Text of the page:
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Haematologica. 2019 Jun;104(6):1143-1149. doi: 10.3324/haematol.2018.208645. Epub 2019 Jan 10.

The opposing effects of acute inflammation and iron deficiency anemia on serum hepcidin and iron absorption in young women.

Author information

1
ETH Zürich, Laboratory of Human Nutrition, Institute of Food Nutrition and Health, Department of Health Science and Technology, Zürich, Switzerland nicole.stoffel@hest.ethz.ch.
2
Ibn Tofaïl University-CNESTEN, Joint Research Unit in Nutrition and Food, RDC-Nutrition AFRA/IAEA, Rabat-Kénitra, Morocco.
3
Mohamed V University, Unit of Research on Nutrition and Health of Mother and Nutrition, Faculty of Medicine and Pharmacy, Rabat, Morocco.
4
ETH Zürich, Laboratory of Human Nutrition, Institute of Food Nutrition and Health, Department of Health Science and Technology, Zürich, Switzerland.

Abstract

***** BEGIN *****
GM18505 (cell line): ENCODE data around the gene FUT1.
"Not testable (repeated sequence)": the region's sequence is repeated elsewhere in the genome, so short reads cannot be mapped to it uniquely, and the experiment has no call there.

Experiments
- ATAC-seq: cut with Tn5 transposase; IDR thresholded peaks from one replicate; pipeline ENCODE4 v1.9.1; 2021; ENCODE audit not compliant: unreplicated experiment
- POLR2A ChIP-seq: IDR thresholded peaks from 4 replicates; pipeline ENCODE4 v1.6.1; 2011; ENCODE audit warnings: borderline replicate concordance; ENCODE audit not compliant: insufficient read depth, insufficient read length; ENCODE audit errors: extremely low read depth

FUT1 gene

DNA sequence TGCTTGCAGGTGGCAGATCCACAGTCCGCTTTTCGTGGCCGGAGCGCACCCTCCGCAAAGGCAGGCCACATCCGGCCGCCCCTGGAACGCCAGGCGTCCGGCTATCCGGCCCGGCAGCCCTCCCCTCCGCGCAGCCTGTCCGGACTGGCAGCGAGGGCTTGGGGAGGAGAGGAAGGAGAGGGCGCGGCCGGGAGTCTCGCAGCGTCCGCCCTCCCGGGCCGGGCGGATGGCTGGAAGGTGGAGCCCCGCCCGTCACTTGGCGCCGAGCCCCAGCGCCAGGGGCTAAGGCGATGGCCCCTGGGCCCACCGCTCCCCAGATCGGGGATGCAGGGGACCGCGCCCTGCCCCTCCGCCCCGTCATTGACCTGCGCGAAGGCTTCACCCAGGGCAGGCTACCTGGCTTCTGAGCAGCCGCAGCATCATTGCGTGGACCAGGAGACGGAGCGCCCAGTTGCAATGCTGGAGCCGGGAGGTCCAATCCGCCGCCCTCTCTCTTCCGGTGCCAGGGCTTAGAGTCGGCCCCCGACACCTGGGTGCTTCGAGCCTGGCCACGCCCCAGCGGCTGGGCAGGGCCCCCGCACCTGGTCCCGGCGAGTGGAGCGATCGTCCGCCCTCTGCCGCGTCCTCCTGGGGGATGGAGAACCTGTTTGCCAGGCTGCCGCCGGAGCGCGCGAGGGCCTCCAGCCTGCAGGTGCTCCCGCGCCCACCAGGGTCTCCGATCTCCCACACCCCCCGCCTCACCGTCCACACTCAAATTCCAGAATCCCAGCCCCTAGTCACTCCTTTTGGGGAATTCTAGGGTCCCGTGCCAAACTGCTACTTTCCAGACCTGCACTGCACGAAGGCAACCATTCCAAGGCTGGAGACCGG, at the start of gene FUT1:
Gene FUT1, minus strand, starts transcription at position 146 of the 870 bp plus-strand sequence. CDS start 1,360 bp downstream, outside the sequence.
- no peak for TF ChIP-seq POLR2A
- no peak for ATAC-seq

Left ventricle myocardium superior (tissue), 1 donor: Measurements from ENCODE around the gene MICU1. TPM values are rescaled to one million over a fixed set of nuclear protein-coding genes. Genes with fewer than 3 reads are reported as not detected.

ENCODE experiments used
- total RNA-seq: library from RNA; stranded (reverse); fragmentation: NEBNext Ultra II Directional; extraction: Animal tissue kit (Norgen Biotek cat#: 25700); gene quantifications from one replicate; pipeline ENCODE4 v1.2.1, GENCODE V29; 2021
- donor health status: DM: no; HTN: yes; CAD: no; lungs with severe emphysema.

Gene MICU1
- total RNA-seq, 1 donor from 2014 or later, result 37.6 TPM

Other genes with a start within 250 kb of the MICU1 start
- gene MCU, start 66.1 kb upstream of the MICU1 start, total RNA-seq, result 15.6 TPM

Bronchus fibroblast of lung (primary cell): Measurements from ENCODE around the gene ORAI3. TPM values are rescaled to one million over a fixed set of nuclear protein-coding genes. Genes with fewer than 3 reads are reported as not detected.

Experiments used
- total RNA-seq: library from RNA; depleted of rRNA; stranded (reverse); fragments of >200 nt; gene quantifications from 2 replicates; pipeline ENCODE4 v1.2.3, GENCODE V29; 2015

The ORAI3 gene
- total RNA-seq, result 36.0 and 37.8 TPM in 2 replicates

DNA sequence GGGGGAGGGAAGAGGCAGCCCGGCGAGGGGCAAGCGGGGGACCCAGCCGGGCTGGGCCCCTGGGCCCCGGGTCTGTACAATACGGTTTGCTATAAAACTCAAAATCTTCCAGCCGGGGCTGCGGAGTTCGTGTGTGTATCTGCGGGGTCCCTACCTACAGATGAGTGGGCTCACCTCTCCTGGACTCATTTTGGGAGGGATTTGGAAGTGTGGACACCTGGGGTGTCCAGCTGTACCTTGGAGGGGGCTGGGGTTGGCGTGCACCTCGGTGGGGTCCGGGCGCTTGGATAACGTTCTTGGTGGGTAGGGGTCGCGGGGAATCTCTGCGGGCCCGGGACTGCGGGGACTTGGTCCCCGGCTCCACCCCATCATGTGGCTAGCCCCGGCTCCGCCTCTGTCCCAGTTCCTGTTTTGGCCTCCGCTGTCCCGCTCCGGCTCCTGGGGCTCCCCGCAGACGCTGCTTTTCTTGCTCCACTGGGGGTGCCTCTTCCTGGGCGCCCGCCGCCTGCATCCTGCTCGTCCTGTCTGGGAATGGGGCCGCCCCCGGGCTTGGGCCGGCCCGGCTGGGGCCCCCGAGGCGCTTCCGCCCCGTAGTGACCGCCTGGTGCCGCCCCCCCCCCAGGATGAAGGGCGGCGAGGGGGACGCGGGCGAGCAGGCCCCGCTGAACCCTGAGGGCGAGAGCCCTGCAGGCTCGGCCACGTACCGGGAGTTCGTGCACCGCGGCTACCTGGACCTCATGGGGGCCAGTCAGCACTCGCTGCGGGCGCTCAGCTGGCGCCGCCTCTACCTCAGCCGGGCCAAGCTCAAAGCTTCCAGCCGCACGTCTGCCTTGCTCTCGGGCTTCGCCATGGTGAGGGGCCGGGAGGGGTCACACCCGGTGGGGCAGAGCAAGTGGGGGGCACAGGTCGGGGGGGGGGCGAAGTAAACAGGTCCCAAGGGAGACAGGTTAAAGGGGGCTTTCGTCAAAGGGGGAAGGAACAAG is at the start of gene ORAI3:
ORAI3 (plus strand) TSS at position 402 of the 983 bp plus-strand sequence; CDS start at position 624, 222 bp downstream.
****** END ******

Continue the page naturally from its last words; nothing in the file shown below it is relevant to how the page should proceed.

Hepatic hepcidin synthesis is stimulated by inflammation but inhibited during iron deficiency anemia (IDA). In humans, the relative strength of these opposing signals on serum hepcidin and the net effect on iron absorption and systemic iron recycling is uncertain. In this prospective, 45-day study, in young women (n=46; age 18-49 years) with or without IDA, we compared iron and inflammation markers, serum hepcidin and erythrocyte iron incorporation from 57Fe-labeled test meals, before and 8, 24 and 36 hours (h) after influenza/DPT vaccination as an acute inflammatory stimulus. Compared to baseline, at 24-36 h after vaccination: 1) interleukin-6 increased 2-3-fold in both groups (P<0.001); 2) serum hepcidin increased >2-fold in the non-anemic group (P<0.001), but did not significantly change in the IDA group; 3) serum iron decreased in the non-anemic group (P<0.05) but did not change in the IDA group; and 4) erythrocyte iron incorporation did not change in either of the two groups, but was approximately 2-fold higher in the IDA group both before and after vaccination (P<0.001). In this study, mild acute inflammation did not increase serum hepcidin in women with IDA, suggesting low iron status and erythropoietic drive offset the inflammatory stimulus on hepcidin expression. In non-anemic women, inflammation increased serum hepcidin and produced mild hypoferremia, but did not reduce dietary iron absorption, suggesting iron-recycling macrophages are more sensitive than the enterocyte to high serum hepcidin during inflammation. The study was registered as a prospective observational trial at clinicaltrials.gov identifier: 02175888 The study was funded by the International Atomic Energy Agency.

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